August 18, 2011


More articles by »
Written by: Mitch Salem
Tags: , , , , , , , , , , ,


THE HOUR:  Wednesday 10PM on BBCAmerica:  Potential DVR Alert
Here’s what’s wrong with BBCAmerica.
Don’t get me wrong:  it’s marvelous that BBCA exists to bring us shows like Luther, the original (and superior) Torchwood, the also original (and even more superior) Being Human, and now THE HOUR.  The problem is that a BBC “1-hour” show actually does run for almost a full hour, unlike the 40-45 minutes that US networks (other than pay-cable) call an “hour” once commercials are removed.  If, like BBCA, you’re a network that airs commercials and also wants to rebroadcast these series, you have 3 choices, none of them ideal:  you can edit 10-15 minutes from each episode, put them in awkward 75-minute timeslots, or pad 90-minute slots with “extras” to fill out the surplus of time. 

BBCA’s solution is an odd compromise.  The initial 2 airings of each episode (east coast and west coast on the same night) run 75 minutes and are uncut, but all repeats after that are brutally edited down to fit a 1-hour slot.  So when I tell you that The Hour is the best new show to hit the air since Game of Thrones, and that you should catch up with the first episode on Saturday and get yourself hooked before next Wednesday’s chapter, all you’ll be able to watch is the truncated version.  (You may want to check your cable or satellite system to see if the longer cut is available On Demand.)  This is too bad, because The Hour hardly has lulls that would lend themselves to editing.  One of the show’s pleasures is its crackling pace of Abi Morgan’s script (she has 2 major films upcoming, the Margaret Thatcher biography The Iron Lady with Meryl Streep, and the Michael Fassbinder/Carey Mulligan drama Shame). Still, better to live with a subpar version of the first episode than to miss The Hour entirely.
People seem determined to compare The Hour to Mad Men, but a better way of describing it is Broadcast News as a period murder mystery.  The time is the mid-1950s, and the place is the BBC itself, which is ready to launch itself out of stodgy airings of newsreel footage and start reporting the news seriously.  The vehicle for this new commitment to news is a series called “The Hour,” and our protagonists square up nicely with James L. Brooks’ main characters.  The Albert Brooks figure is Freddie Lyon, a brilliant, passionately committed newsman who unfortunately lacks camera-ready charisma and tact; he has an unrequited love for Bel Rowley (Romola Garai), the equally brilliant but also beautiful and politic producer of “The Hour,” and the show’s stand-in for Holly Hunter.  She, of course, finds herself falling for the piece’s William Hurt, in this case Hector Madden (Dominic West), the endlessly charming, somewhat superficial and very married anchor (“presenter” in BBC parlance) of the new show.    Freddie and Bel have effortless best-friend banter–even when they’re furious with each other, they can’t bear to be apart–but Hector has star quality.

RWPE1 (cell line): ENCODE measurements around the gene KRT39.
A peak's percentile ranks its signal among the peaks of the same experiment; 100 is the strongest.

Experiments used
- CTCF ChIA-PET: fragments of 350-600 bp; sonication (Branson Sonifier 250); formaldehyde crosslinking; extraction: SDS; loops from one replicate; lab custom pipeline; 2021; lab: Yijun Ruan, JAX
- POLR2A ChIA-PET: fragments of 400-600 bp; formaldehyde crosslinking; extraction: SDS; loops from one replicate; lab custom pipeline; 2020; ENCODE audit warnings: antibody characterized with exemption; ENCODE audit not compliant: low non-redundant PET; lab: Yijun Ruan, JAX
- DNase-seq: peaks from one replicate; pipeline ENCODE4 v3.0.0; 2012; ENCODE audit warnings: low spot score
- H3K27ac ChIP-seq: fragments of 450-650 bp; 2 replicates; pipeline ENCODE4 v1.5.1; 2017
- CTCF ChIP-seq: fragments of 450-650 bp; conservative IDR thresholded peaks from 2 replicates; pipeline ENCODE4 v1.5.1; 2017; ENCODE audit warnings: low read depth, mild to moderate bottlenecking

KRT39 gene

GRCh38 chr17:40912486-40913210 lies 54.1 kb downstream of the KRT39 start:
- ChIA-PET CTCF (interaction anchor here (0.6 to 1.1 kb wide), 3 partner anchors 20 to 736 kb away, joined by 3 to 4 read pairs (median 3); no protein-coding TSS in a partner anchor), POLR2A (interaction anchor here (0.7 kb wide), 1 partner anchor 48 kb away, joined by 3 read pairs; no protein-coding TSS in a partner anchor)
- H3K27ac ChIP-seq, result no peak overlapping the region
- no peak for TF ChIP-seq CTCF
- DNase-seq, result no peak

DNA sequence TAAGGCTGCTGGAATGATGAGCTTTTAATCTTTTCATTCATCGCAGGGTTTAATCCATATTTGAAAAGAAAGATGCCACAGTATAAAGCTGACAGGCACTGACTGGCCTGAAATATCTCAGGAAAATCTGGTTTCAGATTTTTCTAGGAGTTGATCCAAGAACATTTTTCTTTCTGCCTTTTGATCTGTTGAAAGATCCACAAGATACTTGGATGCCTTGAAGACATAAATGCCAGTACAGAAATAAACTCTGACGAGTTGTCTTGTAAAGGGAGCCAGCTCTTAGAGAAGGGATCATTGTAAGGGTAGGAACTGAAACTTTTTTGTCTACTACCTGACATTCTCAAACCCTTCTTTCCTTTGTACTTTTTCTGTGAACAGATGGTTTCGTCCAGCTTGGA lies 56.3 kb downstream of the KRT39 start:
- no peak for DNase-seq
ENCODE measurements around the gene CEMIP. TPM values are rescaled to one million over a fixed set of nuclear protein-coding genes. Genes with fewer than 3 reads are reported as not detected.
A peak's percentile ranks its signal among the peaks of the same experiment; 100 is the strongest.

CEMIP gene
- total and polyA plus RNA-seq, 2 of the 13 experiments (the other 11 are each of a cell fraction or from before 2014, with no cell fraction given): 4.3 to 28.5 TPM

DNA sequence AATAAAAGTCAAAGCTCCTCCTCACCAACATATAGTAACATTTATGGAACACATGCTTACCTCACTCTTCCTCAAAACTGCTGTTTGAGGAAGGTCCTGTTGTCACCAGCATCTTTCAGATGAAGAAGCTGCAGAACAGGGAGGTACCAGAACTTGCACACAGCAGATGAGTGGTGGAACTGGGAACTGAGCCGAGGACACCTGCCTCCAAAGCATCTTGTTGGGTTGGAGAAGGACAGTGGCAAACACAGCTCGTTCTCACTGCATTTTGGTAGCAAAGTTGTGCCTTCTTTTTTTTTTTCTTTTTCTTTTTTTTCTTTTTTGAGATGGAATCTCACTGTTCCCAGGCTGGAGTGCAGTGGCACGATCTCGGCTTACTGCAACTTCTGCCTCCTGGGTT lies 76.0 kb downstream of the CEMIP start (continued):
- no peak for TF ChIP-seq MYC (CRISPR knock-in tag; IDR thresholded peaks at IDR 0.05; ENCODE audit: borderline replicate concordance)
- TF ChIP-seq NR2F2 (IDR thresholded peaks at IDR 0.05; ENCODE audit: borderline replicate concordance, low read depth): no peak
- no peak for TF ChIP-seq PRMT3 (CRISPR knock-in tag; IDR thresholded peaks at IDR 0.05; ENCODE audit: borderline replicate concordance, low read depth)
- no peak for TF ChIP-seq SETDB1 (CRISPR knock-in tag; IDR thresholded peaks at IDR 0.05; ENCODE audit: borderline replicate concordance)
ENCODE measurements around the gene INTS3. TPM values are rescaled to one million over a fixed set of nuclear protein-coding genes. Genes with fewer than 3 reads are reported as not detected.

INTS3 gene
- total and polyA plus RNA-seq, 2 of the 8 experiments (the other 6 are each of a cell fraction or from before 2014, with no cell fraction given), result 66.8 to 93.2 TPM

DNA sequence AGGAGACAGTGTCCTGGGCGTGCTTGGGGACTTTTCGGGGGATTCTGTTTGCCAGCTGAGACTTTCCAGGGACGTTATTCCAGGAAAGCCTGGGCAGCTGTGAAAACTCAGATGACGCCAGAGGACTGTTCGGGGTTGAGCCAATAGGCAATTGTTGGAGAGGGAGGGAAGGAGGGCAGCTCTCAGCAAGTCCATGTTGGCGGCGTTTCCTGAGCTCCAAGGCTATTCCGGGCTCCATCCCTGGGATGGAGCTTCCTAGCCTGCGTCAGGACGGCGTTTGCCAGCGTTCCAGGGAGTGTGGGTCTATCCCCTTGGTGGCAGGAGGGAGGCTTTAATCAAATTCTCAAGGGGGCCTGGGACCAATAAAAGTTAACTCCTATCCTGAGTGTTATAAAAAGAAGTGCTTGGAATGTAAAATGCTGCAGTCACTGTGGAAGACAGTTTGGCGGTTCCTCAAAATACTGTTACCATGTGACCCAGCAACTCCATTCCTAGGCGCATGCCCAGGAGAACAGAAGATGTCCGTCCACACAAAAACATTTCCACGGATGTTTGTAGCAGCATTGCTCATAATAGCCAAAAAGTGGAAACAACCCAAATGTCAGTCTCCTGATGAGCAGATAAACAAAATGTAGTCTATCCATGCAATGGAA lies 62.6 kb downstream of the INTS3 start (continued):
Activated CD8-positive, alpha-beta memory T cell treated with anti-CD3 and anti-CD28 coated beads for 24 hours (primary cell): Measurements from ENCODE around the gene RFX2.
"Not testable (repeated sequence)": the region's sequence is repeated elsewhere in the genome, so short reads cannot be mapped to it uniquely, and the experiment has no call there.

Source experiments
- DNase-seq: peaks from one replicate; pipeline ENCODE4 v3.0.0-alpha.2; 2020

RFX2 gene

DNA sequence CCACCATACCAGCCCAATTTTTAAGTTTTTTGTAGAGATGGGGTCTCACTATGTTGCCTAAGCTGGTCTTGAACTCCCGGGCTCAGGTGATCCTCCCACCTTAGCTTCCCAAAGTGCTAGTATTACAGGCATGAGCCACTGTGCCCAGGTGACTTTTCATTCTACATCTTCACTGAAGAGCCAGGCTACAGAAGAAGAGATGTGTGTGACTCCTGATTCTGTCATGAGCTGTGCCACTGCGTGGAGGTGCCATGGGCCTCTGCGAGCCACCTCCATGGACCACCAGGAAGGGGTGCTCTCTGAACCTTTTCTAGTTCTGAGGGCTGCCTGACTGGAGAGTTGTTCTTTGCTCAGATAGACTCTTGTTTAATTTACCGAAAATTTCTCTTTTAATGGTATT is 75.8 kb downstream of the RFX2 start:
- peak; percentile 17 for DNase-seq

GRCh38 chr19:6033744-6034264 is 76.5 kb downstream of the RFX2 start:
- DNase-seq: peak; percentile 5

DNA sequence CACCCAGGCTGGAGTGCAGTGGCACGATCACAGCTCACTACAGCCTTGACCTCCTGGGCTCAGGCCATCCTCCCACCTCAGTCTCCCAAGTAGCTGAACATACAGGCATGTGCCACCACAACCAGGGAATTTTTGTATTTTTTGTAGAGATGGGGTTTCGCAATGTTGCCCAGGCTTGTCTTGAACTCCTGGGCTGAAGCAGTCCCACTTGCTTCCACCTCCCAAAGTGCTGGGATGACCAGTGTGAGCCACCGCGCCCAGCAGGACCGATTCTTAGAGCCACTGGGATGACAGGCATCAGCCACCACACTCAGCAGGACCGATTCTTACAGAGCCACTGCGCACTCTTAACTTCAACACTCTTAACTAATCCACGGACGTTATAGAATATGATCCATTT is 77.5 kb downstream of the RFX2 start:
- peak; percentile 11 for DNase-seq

Meanwhile, there’s been a mysterious murder in a London tube station, and MI:6 is all too interested in the corpse; the death has something to do with Freddie’s socialite friend Ruth, who’s torn apart by it even as she’s announcing her engagement.  Freddie, of course, is determined to get to the bottom of the crime even if no one else cares, and much intrigue is clearly on the way.
The Hour is a thriller, a romantic comedy and a drama about politics and the news business, at a time when most TV series would be happy to succeed at any one of those.  The three leads are terrific:  Whishaw is much more grounded and likable than he’s been in indie pictures like I’m Not There, Perfume and Bright Star; Garai (she was the older version of Saoirse Ronan’s character in Atonement) has the air of a Hollywood screwball comedy star; and West, well, West was McNulty on The Wire, and consequently will never have to prove anything ever again.  And naturally there’s an A-level British ensemble cast behind them, with people like Anton Lesser, Juliet Stevenson, Anna Chancellor and Burn Gorman (late of Torchwood) everywhere you look.  The production design is impeccable, and the first episode’s direction by Coky Giedroyc is fleet and tense.

The Hour lasts five more weeks, and it’s a perfect way to see out the summer TV season as we await the networks’ new arrivals.  It’s a burden that if you start watching now, the first hour of The Hour that you’ll see will be missing some of its actual hour; after that, though, the show is well worth 75 minutes of your time.

About the Author

Mitch Salem
MITCH SALEM has worked on the business side of the entertainment industry for 20 years, as a senior business affairs executive and attorney for such companies as NBC, ABC, USA, Syfy, Bravo, and BermanBraun Productions, and before that, at the NY law firm of Weil, Gotshal & Manges. During all that, he has more or less constantly been going to the movies and watching TV, and writing about both since the 1980s. His film reviews also currently appear on and In addition, he is co-writer of an episode of the television series "Felicity."